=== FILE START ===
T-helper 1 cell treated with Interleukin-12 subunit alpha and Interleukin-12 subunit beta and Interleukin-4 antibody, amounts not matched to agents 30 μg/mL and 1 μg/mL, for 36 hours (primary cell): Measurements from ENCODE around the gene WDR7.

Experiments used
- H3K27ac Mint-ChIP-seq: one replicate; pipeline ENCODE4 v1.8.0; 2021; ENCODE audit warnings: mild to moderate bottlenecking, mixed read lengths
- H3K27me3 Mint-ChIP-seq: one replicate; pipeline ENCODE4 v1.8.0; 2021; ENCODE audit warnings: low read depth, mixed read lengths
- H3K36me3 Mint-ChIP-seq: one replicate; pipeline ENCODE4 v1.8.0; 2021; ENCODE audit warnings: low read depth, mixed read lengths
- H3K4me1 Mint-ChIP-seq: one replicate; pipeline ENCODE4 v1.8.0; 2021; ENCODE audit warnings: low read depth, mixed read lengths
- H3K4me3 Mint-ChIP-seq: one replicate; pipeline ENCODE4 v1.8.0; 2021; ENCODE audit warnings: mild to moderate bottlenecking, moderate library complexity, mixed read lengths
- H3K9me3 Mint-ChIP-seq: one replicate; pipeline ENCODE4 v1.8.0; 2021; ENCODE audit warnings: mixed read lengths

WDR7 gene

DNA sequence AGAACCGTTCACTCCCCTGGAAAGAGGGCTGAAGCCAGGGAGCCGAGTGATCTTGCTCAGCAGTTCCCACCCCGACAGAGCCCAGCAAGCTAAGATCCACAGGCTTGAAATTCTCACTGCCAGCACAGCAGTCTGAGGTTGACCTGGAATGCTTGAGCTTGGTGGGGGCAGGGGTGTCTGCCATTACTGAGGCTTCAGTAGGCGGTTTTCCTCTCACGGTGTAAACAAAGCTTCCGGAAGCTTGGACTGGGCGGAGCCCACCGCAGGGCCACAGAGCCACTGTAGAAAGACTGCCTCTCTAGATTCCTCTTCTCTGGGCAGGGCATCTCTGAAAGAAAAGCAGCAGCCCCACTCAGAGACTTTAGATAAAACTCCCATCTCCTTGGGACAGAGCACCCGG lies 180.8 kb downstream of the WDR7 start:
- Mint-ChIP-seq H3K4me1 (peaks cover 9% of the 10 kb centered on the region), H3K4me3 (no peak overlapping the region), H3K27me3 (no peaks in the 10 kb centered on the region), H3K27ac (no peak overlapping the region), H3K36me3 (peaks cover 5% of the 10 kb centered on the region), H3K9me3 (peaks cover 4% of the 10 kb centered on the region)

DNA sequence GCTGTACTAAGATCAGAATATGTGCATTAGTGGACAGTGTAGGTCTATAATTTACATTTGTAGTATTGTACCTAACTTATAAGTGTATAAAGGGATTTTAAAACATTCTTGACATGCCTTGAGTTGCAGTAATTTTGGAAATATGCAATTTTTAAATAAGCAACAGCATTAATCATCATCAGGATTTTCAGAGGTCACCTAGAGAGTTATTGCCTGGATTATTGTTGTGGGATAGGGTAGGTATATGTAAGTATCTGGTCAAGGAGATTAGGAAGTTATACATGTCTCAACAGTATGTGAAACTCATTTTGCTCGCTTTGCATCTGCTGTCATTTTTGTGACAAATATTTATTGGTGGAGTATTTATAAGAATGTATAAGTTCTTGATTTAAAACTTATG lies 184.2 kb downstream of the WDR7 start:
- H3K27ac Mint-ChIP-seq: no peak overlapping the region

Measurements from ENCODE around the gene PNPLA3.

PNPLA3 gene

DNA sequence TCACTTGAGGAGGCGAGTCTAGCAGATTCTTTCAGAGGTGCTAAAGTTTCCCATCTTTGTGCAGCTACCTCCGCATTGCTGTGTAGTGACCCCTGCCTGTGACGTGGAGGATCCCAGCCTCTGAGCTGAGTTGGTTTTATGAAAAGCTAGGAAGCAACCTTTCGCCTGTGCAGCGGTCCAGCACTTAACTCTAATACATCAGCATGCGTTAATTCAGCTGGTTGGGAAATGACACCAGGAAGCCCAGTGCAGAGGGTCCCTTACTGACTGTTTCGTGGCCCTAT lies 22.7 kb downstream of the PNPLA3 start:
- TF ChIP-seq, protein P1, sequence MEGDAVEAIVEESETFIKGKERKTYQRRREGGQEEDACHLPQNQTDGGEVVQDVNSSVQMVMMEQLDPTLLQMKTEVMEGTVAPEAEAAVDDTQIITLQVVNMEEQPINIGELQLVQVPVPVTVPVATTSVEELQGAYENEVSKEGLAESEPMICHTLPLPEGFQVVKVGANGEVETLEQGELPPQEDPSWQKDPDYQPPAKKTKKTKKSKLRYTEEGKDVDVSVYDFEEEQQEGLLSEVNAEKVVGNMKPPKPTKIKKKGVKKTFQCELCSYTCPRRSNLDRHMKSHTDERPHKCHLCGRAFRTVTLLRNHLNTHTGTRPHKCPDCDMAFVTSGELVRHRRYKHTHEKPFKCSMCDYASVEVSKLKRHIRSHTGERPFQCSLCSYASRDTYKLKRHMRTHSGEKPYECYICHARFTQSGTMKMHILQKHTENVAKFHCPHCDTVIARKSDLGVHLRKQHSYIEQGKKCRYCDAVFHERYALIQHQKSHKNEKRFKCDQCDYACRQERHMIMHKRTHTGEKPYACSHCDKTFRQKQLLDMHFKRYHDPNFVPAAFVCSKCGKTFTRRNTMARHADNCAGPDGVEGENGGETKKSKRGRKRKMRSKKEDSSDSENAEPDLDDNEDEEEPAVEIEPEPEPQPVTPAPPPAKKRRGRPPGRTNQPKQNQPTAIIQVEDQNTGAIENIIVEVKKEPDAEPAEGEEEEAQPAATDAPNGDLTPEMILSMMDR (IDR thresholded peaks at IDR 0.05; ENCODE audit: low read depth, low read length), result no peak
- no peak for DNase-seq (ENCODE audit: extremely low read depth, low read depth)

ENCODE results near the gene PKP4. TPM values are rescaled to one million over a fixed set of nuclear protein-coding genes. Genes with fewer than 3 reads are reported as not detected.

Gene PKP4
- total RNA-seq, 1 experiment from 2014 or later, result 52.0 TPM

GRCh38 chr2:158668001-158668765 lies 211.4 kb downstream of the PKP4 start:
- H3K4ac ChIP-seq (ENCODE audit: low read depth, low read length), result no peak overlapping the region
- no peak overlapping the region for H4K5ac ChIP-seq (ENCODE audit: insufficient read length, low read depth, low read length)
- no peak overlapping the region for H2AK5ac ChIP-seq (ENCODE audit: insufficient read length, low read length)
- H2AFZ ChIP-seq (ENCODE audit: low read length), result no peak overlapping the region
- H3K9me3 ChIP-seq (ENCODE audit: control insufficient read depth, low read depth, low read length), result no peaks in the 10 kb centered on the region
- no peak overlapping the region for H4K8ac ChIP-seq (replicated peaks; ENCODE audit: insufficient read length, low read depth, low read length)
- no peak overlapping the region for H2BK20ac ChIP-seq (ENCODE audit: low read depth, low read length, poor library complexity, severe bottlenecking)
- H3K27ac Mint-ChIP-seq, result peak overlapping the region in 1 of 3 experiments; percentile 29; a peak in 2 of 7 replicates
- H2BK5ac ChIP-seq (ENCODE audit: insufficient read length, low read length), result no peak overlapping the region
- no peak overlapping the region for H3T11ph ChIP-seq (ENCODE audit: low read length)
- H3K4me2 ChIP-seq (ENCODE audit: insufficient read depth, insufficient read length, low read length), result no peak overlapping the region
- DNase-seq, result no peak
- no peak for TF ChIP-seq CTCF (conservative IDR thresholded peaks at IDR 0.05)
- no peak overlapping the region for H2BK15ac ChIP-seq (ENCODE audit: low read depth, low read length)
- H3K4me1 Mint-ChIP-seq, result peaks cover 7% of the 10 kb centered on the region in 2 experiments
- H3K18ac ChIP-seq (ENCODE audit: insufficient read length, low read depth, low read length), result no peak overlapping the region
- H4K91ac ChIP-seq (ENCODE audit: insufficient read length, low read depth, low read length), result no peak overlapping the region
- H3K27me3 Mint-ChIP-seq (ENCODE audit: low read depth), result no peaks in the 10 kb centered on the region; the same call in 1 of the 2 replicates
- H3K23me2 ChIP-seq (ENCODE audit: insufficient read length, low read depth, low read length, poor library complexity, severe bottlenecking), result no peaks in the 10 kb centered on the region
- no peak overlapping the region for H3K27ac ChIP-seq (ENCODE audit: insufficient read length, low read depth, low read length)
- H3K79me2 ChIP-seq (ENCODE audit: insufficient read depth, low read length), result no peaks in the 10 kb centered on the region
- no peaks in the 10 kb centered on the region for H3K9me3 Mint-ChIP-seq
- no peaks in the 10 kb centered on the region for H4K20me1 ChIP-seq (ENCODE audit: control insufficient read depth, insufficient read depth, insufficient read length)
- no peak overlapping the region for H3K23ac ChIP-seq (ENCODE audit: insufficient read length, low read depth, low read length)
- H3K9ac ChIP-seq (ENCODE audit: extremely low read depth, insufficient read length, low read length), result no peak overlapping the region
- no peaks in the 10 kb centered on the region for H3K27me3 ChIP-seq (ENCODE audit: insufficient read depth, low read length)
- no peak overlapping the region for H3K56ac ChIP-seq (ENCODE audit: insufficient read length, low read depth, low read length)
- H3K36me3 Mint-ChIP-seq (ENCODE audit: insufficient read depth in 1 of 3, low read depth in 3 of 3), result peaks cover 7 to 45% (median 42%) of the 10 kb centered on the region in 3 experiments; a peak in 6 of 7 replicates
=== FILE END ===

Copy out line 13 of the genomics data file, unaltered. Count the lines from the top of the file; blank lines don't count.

- H3K27ac Mint-ChIP-seq: no peak overlapping the region